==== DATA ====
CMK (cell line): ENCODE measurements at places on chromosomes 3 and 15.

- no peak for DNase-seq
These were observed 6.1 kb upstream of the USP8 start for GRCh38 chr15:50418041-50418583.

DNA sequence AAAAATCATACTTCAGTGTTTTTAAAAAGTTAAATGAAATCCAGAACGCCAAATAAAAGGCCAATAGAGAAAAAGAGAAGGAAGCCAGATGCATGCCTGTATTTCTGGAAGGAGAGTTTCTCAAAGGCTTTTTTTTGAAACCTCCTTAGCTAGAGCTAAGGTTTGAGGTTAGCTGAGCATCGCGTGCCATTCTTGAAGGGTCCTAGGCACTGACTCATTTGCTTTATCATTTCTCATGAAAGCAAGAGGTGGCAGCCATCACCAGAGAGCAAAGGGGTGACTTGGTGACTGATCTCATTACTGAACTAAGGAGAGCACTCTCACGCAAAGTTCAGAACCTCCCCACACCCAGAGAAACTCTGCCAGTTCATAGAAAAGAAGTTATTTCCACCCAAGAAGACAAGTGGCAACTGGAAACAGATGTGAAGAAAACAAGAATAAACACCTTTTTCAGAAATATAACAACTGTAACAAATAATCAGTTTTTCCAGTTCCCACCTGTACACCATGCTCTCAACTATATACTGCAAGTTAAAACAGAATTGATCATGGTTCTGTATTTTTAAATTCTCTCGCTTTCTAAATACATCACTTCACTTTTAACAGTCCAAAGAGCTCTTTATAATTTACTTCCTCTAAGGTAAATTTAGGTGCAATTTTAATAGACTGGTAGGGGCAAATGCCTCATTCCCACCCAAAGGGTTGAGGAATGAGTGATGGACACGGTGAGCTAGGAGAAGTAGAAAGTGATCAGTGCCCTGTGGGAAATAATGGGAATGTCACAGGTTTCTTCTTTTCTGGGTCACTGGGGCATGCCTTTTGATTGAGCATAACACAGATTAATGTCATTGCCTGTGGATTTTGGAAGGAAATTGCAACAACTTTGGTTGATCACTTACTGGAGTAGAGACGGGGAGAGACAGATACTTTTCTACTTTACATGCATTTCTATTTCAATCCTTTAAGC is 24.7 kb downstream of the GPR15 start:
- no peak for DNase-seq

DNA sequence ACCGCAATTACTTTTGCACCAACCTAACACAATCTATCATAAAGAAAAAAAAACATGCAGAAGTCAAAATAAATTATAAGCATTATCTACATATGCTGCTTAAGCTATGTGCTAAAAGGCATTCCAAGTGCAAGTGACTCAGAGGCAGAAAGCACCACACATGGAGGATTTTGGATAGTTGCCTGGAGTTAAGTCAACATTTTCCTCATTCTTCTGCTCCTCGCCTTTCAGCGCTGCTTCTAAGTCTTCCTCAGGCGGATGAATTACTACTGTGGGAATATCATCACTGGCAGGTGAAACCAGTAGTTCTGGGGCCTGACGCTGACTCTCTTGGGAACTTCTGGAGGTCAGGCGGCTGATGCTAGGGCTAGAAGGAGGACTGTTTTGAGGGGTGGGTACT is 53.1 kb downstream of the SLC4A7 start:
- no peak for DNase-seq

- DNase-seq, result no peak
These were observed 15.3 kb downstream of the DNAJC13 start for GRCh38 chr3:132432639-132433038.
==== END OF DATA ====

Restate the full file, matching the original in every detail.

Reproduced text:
CMK (cell line): ENCODE measurements at places on chromosomes 3 and 15.

- no peak for DNase-seq
These were observed 6.1 kb upstream of the USP8 start for GRCh38 chr15:50418041-50418583.

DNA sequence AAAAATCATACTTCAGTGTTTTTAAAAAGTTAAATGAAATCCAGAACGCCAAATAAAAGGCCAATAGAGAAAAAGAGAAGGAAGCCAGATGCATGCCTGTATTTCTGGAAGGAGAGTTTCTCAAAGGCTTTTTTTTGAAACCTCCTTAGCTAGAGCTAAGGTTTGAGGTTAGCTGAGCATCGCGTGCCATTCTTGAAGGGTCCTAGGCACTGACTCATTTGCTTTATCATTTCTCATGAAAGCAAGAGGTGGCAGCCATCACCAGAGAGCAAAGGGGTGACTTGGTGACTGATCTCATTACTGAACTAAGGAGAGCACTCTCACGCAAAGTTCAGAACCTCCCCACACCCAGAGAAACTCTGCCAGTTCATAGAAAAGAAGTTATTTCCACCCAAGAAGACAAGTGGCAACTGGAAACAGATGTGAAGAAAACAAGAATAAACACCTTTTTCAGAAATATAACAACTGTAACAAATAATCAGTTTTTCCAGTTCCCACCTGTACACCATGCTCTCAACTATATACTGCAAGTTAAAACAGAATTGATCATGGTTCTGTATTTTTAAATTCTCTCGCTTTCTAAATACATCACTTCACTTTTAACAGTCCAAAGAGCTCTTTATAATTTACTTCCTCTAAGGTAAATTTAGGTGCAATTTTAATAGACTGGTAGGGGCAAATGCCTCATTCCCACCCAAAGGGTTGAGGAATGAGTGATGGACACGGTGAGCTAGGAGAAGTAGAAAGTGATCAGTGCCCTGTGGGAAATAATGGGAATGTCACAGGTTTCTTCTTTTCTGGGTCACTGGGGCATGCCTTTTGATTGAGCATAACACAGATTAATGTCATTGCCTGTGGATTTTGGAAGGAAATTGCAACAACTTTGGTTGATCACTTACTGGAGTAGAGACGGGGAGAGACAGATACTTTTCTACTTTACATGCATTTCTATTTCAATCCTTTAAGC is 24.7 kb downstream of the GPR15 start:
- no peak for DNase-seq

DNA sequence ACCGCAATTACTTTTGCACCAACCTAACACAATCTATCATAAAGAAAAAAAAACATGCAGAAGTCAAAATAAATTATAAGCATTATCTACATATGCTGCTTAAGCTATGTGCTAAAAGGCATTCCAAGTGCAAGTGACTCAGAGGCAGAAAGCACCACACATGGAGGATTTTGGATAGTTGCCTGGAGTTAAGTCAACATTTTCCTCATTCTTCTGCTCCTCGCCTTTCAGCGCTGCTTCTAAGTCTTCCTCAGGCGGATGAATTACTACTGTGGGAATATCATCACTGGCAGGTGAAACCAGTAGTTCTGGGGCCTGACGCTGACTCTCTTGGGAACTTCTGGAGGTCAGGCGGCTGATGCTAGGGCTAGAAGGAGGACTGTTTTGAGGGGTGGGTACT is 53.1 kb downstream of the SLC4A7 start:
- no peak for DNase-seq

- DNase-seq, result no peak
These were observed 15.3 kb downstream of the DNAJC13 start for GRCh38 chr3:132432639-132433038.